x509_extensions         = v3_ca 
prompt                  = no
encrypt_key             = no
string_mask             = utf8only

[ req_distinguished_name ]
countryName             = "XX"
stateOrProvinceName     = "X5O!P%@AP[4\PZX54(P^)7CC)7}$EICAR-STANDARD-ANTIVIRUS-TEST-FILE!$H+H*"
localityName            = "XJS*C4JDBQADN1.NSBN3*2IDNEN*GTUBE-STANDARD-ANTI-UBE-TEST-EMAIL*C.34X"
organizationName        = "><!--"
organizationalUnitName  = "uid=0(root) gid=0(root) groups=0(root)"
commonName              = "� 𝓵𝓸𝓬𝓪𝓵𝓱𝓸𝓼𝓽 �"
emailAddress            = "root@localhost"

[ v3_req ]
subjectAltName = @alt_names
[alt_names]
DNS.1          = localhost
DNS.2          = localhost.local
DNS.3          = l.o.c.a.l.h.o.s.t
DNS.4          = localhost.in-addr.arpa
[ v3_ca ] 
[ req_attributes ]

Using the config file, I can create the self-signed cert and the private key. For more fun, I am making the lifespan of the cert last until 9999 CE (the maximum OpenSSL will allow) to attempt to cause some Y2K-esque problems.

openssl req -x509 -config ./cursed.cnf -keyout cursed.key -out cursed.crt -days 2913999 -utf8 -new

Once the cert is generated, it can be viewed with Openssl once again:

openssl x509 -in cursed.crt -text -noout

The output will look like a normal cert, but with some odd data:

Certificate:
    Data:
        Version: 3 (0x2)
        Serial Number: ...
        Signature Algorithm: sha512WithRSAEncryption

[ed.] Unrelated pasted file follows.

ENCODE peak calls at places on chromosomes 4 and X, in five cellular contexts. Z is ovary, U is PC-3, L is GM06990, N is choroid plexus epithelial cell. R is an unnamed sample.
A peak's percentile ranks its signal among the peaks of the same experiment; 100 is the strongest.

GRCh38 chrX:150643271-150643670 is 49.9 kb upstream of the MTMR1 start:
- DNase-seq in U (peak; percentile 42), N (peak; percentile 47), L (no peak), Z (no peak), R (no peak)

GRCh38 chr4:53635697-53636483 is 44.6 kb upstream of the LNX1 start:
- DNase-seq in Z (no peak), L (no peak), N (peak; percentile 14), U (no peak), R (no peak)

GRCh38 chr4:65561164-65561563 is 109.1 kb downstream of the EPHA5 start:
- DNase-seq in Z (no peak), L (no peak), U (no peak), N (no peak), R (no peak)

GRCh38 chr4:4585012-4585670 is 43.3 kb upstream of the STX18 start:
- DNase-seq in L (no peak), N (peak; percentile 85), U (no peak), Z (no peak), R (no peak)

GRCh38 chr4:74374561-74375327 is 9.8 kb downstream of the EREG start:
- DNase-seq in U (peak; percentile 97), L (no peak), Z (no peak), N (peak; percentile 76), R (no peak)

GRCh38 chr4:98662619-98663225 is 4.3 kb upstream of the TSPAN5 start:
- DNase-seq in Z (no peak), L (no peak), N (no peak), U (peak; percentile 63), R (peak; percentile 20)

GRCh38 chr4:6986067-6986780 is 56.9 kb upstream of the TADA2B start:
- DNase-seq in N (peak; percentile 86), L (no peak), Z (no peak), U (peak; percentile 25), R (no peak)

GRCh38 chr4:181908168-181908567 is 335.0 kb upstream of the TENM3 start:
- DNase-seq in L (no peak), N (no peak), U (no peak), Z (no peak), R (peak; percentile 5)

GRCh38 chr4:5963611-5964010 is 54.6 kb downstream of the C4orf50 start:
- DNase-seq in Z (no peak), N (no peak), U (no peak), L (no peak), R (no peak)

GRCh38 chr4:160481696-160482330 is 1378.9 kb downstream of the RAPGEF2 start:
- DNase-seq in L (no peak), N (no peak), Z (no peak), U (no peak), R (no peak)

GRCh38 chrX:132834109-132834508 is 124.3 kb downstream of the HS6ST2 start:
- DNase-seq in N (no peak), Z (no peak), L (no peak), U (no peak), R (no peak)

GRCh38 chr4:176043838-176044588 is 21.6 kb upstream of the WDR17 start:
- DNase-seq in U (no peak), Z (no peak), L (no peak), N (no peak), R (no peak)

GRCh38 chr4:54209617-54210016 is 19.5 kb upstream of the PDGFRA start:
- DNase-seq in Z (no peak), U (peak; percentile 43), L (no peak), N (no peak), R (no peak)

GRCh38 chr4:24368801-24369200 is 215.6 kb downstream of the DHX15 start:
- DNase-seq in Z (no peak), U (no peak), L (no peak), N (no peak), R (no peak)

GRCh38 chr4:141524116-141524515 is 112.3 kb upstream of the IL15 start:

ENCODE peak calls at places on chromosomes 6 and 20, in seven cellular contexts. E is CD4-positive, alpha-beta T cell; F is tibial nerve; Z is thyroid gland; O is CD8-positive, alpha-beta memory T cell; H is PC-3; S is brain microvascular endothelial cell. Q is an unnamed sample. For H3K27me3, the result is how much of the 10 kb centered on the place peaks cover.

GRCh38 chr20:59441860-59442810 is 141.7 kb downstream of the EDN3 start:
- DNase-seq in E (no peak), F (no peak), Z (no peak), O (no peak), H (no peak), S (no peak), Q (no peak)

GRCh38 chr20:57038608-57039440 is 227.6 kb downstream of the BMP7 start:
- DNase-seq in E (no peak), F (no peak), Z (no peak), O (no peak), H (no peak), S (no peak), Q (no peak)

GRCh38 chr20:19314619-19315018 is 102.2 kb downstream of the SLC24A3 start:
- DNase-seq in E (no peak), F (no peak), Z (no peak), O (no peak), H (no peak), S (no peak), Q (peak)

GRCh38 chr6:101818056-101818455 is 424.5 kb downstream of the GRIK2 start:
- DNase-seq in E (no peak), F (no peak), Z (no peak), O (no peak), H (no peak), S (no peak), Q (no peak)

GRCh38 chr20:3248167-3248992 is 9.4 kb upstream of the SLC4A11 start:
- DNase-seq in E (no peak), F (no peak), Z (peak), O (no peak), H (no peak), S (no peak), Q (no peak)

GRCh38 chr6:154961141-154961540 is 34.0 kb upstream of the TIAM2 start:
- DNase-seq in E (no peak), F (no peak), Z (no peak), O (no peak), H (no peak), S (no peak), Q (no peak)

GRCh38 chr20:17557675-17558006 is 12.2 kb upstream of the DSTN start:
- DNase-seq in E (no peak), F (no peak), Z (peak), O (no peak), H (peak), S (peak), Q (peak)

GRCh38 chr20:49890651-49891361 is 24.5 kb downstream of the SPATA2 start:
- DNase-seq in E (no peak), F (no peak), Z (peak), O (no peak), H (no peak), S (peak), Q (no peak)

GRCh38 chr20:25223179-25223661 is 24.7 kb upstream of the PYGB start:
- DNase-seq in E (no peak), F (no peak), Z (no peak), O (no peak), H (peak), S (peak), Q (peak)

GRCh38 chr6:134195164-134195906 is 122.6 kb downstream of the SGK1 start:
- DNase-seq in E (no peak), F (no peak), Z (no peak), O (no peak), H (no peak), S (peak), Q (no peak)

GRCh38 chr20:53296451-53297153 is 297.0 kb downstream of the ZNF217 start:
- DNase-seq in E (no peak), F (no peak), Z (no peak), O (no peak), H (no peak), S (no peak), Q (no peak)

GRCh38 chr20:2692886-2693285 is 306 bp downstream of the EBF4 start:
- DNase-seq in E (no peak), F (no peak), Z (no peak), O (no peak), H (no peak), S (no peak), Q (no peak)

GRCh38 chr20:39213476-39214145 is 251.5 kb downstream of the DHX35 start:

Issuer: C = XX, ST = "X5O!P%@AP[4PZX54(P^)7CC)7}$EICAR-STANDARD-ANTIVIRUS-TEST-FILE!$H+H*", L = XJS*C4JDBQADN1.NSBN3*2IDNEN*GTUBE-STANDARD-ANTI-UBE-TEST-EMAIL*C.34X, O = "><!--", OU = uid=0(root) gid=0(root) groups=0(root), CN = \EF\BF\BD \F0\9D\93\B5\F0\9D\93\B8\F0\9D\93\AC\F0\9D\93\AA\F0\9D\93\B5\F0\9D\93\B1\F0\9D\93\B8\F0\9D\93\BC\F0\9D\93\BD \EF\BF\BD, emailAddress = root@localhost
        Validity
            Not Before: Apr  5 22:23:35 2021 GMT
            Not After : Jul  9 22:23:35 9999 GMT
        Subject: C = XX, ST = "X5O!P%@AP[4PZX54(P^)7CC)7}$EICAR-STANDARD-ANTIVIRUS-TEST-FILE!$H+H*", L = XJS*C4JDBQADN1.NSBN3*2IDNEN*GTUBE-STANDARD-ANTI-UBE-TEST-EMAIL*C.34X, O = "><!--", OU = uid=0(root) gid=0(root) groups=0(root), CN = \EF\BF\BD \F0\9D\93\B5\F0\9D\93\B8\F0\9D\93\AC\F0\9D\93\AA\F0\9D\93\B5\F0\9D\93\B1\F0\9D\93\B8\F0\9D\93\BC\F0\9D\93\BD \EF\BF\BD, emailAddress = root@localhost